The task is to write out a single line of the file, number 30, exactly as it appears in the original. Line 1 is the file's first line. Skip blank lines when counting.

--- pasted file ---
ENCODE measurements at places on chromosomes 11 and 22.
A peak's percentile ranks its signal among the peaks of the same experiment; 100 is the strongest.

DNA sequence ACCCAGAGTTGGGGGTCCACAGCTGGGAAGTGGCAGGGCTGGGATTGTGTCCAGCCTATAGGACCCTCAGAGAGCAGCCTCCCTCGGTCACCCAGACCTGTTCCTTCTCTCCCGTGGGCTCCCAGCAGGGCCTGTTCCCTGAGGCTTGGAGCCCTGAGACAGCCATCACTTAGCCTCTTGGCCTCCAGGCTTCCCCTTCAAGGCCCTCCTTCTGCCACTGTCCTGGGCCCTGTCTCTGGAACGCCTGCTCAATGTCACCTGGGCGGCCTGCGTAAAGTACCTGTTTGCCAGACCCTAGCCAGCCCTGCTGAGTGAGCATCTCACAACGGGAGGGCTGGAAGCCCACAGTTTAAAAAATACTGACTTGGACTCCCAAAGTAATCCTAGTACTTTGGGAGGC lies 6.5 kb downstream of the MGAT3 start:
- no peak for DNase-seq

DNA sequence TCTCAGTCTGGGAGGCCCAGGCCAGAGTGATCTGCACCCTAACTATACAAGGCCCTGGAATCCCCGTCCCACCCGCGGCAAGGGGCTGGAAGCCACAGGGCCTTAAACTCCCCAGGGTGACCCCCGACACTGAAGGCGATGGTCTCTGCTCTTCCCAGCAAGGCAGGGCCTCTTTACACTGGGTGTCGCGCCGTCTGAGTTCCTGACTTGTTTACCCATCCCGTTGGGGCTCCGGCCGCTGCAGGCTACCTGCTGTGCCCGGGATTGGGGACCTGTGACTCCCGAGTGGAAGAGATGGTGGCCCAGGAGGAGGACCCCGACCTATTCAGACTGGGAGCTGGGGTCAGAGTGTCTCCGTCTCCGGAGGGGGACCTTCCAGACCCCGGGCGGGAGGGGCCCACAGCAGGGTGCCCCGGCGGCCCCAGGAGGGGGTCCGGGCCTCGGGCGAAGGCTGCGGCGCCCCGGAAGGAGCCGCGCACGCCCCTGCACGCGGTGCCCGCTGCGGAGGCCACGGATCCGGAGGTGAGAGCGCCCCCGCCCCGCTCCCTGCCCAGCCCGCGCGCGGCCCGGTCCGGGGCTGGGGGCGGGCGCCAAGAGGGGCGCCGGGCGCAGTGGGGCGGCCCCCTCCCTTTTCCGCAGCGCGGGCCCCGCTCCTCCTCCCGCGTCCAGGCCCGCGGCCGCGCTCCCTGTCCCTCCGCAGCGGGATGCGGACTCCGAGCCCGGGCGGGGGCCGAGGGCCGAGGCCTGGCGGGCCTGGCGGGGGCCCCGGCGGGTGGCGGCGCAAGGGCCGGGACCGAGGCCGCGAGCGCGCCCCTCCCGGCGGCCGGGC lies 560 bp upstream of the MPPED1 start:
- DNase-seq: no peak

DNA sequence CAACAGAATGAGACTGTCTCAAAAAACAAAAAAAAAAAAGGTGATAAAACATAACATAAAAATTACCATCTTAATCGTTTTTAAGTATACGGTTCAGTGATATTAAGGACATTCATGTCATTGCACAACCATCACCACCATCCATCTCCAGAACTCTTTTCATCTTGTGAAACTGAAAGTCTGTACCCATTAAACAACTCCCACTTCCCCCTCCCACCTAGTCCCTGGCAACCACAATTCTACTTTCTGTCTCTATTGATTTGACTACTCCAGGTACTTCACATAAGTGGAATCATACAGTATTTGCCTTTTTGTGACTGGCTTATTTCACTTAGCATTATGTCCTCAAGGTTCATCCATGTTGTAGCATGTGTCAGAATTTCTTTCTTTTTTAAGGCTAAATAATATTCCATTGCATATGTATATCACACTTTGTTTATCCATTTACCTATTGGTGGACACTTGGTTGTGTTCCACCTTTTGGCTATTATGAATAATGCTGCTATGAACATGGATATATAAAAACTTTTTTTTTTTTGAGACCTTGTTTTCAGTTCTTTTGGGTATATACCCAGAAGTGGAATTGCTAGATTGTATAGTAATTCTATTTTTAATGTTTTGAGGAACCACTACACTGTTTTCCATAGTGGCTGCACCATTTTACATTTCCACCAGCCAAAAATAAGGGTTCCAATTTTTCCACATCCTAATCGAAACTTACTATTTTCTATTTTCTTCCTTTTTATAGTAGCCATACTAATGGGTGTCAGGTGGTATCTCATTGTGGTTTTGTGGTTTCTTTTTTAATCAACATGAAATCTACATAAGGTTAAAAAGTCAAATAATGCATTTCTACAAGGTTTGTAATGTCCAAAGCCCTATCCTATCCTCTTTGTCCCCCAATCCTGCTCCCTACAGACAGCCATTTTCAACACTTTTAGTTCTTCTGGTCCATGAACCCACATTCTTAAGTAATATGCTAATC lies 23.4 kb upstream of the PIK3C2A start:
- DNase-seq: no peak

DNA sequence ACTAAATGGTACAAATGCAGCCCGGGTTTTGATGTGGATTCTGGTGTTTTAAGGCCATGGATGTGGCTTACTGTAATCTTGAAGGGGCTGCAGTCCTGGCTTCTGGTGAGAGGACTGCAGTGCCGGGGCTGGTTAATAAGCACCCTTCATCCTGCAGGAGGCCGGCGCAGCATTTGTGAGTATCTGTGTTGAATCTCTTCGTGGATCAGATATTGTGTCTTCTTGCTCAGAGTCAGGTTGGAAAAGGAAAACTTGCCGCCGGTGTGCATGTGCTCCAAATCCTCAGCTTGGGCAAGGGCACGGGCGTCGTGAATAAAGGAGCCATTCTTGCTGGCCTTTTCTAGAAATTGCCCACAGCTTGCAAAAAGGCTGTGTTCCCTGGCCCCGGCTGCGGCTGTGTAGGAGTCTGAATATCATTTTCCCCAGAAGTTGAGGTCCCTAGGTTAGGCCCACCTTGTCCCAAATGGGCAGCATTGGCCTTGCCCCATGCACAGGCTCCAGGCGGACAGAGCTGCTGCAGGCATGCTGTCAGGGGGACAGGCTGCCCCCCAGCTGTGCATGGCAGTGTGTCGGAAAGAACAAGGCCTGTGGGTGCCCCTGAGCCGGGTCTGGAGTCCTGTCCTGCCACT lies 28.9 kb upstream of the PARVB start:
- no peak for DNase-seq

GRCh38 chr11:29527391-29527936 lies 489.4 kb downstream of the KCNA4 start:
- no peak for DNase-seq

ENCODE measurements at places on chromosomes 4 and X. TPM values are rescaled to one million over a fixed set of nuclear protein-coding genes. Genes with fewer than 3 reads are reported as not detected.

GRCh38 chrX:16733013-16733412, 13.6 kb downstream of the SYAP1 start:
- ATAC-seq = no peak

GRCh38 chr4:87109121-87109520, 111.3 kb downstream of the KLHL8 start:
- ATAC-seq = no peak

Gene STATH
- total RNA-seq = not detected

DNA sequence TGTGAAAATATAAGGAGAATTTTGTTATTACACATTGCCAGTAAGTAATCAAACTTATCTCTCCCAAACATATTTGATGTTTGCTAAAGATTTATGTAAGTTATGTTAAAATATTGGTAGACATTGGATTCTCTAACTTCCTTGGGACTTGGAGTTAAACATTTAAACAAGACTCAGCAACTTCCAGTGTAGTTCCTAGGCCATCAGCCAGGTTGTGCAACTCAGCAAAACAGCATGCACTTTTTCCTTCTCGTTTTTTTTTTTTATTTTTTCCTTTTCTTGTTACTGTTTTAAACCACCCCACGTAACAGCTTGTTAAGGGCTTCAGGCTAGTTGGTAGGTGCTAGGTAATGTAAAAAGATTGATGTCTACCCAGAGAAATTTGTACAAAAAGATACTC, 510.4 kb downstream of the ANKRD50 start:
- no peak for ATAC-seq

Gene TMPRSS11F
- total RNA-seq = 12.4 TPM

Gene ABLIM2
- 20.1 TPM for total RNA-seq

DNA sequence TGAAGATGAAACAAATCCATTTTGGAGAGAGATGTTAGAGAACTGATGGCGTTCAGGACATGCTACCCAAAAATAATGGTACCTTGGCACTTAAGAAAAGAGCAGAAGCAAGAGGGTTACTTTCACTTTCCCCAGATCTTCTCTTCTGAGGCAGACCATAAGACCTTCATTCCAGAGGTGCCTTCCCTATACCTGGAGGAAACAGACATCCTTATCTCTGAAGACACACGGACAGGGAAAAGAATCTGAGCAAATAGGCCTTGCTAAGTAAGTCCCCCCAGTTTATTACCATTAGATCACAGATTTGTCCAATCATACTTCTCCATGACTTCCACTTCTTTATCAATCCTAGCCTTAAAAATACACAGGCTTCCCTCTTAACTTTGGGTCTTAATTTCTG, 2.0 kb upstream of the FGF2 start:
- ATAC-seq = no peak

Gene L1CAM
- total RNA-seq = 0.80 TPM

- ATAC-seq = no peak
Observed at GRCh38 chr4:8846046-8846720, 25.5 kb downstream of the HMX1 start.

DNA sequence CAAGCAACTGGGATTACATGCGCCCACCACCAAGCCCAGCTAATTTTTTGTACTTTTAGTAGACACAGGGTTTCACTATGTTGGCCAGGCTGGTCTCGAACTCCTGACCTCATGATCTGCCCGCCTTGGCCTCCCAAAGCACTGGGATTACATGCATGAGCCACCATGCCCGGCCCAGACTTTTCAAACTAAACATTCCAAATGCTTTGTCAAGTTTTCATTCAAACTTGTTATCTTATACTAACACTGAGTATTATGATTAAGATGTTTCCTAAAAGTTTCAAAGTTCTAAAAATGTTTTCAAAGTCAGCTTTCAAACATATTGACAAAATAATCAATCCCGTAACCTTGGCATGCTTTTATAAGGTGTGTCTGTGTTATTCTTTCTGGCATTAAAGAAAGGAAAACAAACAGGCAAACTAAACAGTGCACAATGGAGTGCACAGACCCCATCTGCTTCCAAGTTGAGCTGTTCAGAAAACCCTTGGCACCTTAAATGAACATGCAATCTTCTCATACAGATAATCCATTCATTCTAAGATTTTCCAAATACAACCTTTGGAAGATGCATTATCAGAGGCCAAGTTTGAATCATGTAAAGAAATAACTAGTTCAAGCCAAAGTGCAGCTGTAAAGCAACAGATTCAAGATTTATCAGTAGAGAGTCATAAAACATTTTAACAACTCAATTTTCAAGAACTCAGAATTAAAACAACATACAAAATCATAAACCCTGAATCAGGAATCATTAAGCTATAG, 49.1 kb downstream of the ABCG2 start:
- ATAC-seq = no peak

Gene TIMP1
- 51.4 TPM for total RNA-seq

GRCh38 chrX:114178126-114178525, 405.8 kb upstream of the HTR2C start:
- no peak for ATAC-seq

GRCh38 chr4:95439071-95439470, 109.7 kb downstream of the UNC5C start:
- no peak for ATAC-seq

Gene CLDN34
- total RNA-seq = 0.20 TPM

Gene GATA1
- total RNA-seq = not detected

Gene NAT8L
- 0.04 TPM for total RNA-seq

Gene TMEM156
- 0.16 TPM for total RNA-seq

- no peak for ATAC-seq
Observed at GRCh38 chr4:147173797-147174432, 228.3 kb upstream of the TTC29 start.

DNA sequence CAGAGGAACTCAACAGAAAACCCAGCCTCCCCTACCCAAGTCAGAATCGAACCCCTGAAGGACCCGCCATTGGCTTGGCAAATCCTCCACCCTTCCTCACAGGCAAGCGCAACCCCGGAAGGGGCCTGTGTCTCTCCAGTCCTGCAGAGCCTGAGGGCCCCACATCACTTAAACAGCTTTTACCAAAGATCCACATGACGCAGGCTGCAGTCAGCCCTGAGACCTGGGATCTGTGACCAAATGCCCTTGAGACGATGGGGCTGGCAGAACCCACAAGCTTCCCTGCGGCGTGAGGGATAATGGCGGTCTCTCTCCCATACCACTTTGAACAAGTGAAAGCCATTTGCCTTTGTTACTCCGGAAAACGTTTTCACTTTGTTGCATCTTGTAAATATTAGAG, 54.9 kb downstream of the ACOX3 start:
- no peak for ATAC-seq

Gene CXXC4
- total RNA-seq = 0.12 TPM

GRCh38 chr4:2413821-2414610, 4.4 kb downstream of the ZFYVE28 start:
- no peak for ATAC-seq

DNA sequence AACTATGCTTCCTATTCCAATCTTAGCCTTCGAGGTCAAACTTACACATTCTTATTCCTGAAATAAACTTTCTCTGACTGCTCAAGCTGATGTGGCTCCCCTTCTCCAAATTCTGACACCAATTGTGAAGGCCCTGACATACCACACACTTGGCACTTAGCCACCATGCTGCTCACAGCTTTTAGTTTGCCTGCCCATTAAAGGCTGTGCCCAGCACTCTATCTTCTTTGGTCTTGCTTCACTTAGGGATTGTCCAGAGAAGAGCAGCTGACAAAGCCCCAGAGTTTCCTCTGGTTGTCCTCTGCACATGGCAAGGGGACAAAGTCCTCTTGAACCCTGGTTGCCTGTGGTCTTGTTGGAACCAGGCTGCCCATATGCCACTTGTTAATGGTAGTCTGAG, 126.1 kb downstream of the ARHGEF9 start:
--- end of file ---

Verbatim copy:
- ATAC-seq = no peak